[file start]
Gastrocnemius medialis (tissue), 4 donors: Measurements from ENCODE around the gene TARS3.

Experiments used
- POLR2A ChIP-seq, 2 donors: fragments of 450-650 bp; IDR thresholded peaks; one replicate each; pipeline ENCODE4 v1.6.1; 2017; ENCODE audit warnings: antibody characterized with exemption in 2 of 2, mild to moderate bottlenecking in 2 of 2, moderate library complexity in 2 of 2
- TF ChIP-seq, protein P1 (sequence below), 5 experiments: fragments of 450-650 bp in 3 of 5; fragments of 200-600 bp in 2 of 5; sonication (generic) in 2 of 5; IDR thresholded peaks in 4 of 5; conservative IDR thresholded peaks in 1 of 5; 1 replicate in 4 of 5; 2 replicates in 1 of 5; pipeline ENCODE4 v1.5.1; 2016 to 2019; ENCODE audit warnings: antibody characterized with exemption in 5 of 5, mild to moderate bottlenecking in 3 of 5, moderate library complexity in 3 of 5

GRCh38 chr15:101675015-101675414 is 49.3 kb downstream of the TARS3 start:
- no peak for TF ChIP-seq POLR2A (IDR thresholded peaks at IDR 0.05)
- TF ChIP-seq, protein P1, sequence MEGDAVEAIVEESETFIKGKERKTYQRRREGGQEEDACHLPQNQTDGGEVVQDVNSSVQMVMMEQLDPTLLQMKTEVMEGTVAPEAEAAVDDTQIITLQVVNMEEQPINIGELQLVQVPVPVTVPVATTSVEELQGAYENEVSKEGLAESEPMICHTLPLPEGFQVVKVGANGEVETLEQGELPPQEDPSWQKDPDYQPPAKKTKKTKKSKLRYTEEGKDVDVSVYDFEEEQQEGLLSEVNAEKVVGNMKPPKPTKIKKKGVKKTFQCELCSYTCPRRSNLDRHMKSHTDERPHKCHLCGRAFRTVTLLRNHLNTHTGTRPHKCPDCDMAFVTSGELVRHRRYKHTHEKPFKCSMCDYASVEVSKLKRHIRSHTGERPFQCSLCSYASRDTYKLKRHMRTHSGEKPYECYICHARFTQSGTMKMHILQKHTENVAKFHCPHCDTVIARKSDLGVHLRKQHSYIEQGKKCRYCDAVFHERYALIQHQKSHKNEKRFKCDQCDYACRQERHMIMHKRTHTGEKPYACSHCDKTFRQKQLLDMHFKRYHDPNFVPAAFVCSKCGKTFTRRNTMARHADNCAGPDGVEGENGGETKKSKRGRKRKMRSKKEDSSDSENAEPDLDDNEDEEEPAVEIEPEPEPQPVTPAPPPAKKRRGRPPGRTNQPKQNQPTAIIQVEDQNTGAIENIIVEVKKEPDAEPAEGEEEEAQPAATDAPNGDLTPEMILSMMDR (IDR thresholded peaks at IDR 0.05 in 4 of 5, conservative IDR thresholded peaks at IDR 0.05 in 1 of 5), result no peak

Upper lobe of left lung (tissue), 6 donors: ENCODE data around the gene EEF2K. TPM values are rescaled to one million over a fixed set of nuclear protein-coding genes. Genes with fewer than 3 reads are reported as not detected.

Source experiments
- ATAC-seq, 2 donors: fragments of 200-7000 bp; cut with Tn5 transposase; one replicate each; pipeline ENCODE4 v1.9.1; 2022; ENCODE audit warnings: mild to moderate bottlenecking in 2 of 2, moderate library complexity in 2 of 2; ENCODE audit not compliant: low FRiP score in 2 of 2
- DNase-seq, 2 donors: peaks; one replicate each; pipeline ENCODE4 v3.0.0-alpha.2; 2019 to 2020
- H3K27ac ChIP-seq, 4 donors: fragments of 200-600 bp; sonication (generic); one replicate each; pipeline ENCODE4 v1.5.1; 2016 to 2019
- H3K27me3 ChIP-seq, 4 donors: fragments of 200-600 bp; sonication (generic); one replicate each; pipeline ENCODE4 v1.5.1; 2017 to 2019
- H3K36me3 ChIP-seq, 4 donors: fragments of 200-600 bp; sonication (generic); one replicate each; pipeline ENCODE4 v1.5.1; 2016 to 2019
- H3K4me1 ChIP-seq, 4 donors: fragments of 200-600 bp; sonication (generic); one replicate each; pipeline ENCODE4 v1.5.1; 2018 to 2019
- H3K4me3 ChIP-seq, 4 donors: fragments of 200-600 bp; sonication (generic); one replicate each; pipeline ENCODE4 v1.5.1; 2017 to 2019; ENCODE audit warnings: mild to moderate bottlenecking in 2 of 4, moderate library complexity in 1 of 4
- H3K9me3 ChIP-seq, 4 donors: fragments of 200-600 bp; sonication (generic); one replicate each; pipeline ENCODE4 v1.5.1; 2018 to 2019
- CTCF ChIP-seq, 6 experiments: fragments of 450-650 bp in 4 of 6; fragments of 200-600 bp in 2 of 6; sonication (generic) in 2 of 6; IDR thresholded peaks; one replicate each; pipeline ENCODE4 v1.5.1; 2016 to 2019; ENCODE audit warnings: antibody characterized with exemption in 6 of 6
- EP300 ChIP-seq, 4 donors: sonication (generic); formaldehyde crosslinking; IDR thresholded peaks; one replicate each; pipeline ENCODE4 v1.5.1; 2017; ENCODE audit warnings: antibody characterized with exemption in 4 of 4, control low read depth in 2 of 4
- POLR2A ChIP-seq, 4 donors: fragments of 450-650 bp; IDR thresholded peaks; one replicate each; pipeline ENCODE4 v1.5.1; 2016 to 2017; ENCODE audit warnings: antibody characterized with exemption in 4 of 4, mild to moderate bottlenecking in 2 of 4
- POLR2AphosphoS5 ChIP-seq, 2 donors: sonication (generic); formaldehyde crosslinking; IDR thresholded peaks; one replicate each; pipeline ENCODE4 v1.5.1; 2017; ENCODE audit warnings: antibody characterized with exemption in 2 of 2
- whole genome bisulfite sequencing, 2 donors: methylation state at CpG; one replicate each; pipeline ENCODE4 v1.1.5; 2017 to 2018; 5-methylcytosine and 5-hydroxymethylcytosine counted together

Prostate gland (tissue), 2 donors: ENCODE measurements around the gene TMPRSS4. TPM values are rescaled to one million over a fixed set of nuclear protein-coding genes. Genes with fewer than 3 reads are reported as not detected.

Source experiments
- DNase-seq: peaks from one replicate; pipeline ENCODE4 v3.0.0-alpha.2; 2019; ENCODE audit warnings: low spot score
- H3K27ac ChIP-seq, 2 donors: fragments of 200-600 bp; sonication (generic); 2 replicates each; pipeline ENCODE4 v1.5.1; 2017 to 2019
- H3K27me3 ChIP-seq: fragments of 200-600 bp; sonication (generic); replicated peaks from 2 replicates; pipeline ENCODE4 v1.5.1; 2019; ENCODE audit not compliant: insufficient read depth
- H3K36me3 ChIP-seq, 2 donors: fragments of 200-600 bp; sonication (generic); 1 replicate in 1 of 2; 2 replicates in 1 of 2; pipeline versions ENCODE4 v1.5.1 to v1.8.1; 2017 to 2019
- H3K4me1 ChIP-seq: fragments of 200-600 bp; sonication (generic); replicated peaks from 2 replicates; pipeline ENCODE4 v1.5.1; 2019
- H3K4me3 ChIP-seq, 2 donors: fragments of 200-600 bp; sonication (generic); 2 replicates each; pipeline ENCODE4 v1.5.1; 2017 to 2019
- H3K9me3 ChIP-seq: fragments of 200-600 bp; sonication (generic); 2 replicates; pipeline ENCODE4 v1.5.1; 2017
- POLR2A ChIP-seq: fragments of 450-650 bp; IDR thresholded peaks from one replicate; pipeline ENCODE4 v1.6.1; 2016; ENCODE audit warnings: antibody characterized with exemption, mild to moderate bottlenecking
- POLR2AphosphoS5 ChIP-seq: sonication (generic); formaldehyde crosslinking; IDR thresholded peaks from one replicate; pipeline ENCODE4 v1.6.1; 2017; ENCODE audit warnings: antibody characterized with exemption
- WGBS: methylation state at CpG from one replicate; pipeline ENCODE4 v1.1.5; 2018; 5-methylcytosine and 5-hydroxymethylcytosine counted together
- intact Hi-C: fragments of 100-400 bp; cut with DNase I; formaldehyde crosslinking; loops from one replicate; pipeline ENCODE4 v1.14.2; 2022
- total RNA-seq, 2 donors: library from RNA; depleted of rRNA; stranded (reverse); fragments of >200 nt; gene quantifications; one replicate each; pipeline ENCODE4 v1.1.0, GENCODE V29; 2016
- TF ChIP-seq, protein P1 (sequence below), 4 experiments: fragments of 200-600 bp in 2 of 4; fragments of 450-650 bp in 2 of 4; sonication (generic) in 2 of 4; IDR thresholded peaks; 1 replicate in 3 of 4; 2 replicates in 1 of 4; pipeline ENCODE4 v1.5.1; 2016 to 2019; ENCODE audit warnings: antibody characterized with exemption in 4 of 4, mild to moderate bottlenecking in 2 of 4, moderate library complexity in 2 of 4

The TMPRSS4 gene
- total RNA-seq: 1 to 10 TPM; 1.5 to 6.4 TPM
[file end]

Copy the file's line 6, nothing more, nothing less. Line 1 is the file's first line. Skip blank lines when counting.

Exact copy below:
- no peak for TF ChIP-seq POLR2A (IDR thresholded peaks at IDR 0.05)